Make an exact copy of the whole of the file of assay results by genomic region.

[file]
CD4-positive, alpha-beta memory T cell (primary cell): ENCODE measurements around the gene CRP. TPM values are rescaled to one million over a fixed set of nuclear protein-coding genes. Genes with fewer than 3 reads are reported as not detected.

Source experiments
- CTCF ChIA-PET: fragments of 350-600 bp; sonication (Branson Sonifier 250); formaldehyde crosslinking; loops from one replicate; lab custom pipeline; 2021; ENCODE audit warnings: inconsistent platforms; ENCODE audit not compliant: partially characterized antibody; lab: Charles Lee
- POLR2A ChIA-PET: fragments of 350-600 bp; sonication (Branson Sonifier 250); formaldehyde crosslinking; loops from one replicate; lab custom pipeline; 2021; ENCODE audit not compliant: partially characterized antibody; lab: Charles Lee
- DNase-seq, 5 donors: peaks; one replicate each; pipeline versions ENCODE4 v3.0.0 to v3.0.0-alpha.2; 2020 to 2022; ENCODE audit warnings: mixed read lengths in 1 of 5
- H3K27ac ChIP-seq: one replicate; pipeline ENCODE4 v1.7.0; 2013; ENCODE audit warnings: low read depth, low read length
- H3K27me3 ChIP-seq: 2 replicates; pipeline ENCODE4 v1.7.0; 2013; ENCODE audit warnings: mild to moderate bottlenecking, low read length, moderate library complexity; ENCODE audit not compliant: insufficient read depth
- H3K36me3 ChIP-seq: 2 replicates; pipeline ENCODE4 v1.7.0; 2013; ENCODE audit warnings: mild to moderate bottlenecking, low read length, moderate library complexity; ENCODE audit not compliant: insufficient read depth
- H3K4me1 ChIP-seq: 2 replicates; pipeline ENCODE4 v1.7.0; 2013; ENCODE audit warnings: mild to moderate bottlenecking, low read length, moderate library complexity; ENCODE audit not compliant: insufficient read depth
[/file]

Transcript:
CD4-positive, alpha-beta memory T cell (primary cell): ENCODE measurements around the gene CRP. TPM values are rescaled to one million over a fixed set of nuclear protein-coding genes. Genes with fewer than 3 reads are reported as not detected.

Source experiments
- CTCF ChIA-PET: fragments of 350-600 bp; sonication (Branson Sonifier 250); formaldehyde crosslinking; loops from one replicate; lab custom pipeline; 2021; ENCODE audit warnings: inconsistent platforms; ENCODE audit not compliant: partially characterized antibody; lab: Charles Lee
- POLR2A ChIA-PET: fragments of 350-600 bp; sonication (Branson Sonifier 250); formaldehyde crosslinking; loops from one replicate; lab custom pipeline; 2021; ENCODE audit not compliant: partially characterized antibody; lab: Charles Lee
- DNase-seq, 5 donors: peaks; one replicate each; pipeline versions ENCODE4 v3.0.0 to v3.0.0-alpha.2; 2020 to 2022; ENCODE audit warnings: mixed read lengths in 1 of 5
- H3K27ac ChIP-seq: one replicate; pipeline ENCODE4 v1.7.0; 2013; ENCODE audit warnings: low read depth, low read length
- H3K27me3 ChIP-seq: 2 replicates; pipeline ENCODE4 v1.7.0; 2013; ENCODE audit warnings: mild to moderate bottlenecking, low read length, moderate library complexity; ENCODE audit not compliant: insufficient read depth
- H3K36me3 ChIP-seq: 2 replicates; pipeline ENCODE4 v1.7.0; 2013; ENCODE audit warnings: mild to moderate bottlenecking, low read length, moderate library complexity; ENCODE audit not compliant: insufficient read depth
- H3K4me1 ChIP-seq: 2 replicates; pipeline ENCODE4 v1.7.0; 2013; ENCODE audit warnings: mild to moderate bottlenecking, low read length, moderate library complexity; ENCODE audit not compliant: insufficient read depth